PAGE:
The Fascist and the Furious

The woodchuck was sleeping heavily, her beanbag body a mound of relaxed fur, when she suddenly snorted and sat up. She had been tense when the pandemic started and had decided to try yoga to find some inner peace. At the end of the video, she closed her eyes for shavasana. This was always her favorite yoga position, the one where you lay on the floor of your burrow and don’t move. Unfortunately, she had shavasana-ed a little too hard and accidentally gone into hibernation. She glanced at her iPhone and realized she had been asleep for five months.

“It’s August?!” she screeched. “How is that possible? Didn’t this thing start in March?” Assuming there must be some kind of mistake, she crawled up the tunnel and cautiously poked her head out. Hoping for the chartreuse vibrancy of newly leafed out trees and the floating perfume of cherry blossoms, she instead found parched, yellow grass and dead cicadas, the signs of the end of a long, hot summer. A red leaf floated down, landed briefly on her head and then swirled away, caught in the updraft as an adult rabbit rushed by. The woodchuck watched it in astonishment.

“Hey, when were you born?” she shouted. The meadow should be full of baby bunnies, not hares who rudely ignored you. It suddenly occurred to her what this fully-grown rabbit meant. She had missed mating season.

She fell back into the deep burrow, finally landing with a thump in the TV lounge. She felt unsettled and restless – a whole chunk of her life had passed by while she had been doing yoga (sleeping) and watching Netflix (sleeping). She paced across the dirt floor and thought maybe a little television would distract her. Groundhog Day was on.

She threw the remote at the screen. She HATED Groundhog Day. It was on every streaming channel at all hours of the night. Who was programming this crap? Everything about this movie irritated her, although she did like the part where the groundhog drives.

She decided she needed to put her disapproval in a strongly worded letter. There was nothing more effective than voicing your opinion in a well-written complaint, especially if you had beautiful penmanship, which she did.

A few hours later, she had envelopes addressed to the heads of Netflix, Hulu, HBO, Amazon Prime and Disney Plus. She didn’t really have a subscription to the last one, but she was on a roll and felt like everyone would be interested in her thoughts on this subject. (She had actually watched Hamilton on Disney, but that had been using a borrowed password from her cousin Shirley. She hoped this letter would not cause her cousin to change the password.)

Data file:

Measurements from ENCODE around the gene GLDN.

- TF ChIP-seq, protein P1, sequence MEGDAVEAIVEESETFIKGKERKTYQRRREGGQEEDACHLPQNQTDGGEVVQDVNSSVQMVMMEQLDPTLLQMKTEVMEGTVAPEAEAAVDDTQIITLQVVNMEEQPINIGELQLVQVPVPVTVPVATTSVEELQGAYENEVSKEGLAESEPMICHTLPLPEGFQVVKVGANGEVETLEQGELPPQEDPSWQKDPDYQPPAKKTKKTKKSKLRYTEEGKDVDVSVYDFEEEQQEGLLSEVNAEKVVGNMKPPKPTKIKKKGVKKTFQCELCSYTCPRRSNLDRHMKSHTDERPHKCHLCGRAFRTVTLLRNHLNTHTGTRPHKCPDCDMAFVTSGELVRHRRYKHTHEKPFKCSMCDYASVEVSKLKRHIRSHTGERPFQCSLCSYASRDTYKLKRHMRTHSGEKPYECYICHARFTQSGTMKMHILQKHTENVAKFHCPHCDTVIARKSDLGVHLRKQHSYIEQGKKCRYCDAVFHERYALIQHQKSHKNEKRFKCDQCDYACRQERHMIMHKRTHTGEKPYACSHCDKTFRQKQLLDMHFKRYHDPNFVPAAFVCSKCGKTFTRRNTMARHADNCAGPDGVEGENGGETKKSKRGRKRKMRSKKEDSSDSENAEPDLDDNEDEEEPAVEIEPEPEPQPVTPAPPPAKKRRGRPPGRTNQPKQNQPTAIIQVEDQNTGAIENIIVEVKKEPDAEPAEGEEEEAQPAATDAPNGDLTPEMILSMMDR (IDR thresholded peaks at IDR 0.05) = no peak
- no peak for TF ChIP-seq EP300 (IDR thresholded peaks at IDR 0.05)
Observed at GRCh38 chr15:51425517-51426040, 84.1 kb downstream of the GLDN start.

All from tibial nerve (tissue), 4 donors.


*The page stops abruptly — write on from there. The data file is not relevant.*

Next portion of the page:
The woodchuck crawled back up to the surface and cautiously started across the field to a nearby mailbox. She stopped in confusion when she got to the spot where she usually mailed her Christmas cards. There was nothing but an empty space and four mangled bolts in the sidewalk. That was strange, but she knew there was another one a few blocks away. She serpentined between parked cars, watching carefully for scooters.

She was relieved to see that the mailbox was still there, and as she got closer, realized that there was something spray painted on the front of it. In white letters, someone had stenciled This Machine Kills Fascists.

The woodchuck had no idea what a fascist was, but she had heard this expression before. Her cousin Woody used to sing this all the time. She had always thought Woody was a dumb name for a woodchuck (would you name a horse horsie?), but the Guthrie side of the family had always been kind of odd.

She noticed there was a leg missing from the mailbox and heard a scraping sound. There was a weasel gnawing at another leg, his razor-sharp teeth causing sparks to fly like a blow torch. If he got through this leg, the whole mailbox was going over.

The woodchuck knew it was up to her to save the mailbox and preserve her cousin’s legacy. As quietly as a rodent with 80 percent body fat can move, she snuck up behind the weasel and bit him hard on the ass. The weasel howled and leapt in the air, smacking his head into the undercarriage of the mailbox. Yellow cartoon stars circled his noggin.

“Why did you do that?!” screamed the weasel, collapsing onto the sidewalk. “You made me break a tooth!”

“Because my cousin says the only way to fight fascism is with this mailbox! Now get out of here, and tell your friend the Fox we won’t put up with this anymore!”

The weasel picked up his broken fang and slunk away. There was going to be hell to pay back at the office — he’d only managed to gnaw down one mailbox so far. Those metal legs were a lot harder than he had thought they would be.

The woodchuck mailed her letters and dashed back to her burrow. She felt a sense of accomplishment as though she was part of something bigger than she was, although she had no idea what that might be. She was also really bummed that she had missed mating season.

(This fable was inspired by a real mailbox with the words of Woody Guthrie stenciled on it. You know what you have to do. Get those ballots in early! And buy stamps!)


A writer/designer whose interests include Broadway, natural phenomenons, and procrastination. This is demonstrated by writing a blog about the eclipse instead of finishing the book I am supposed to be finishing. Also like cats. Woodchucks, not so much.

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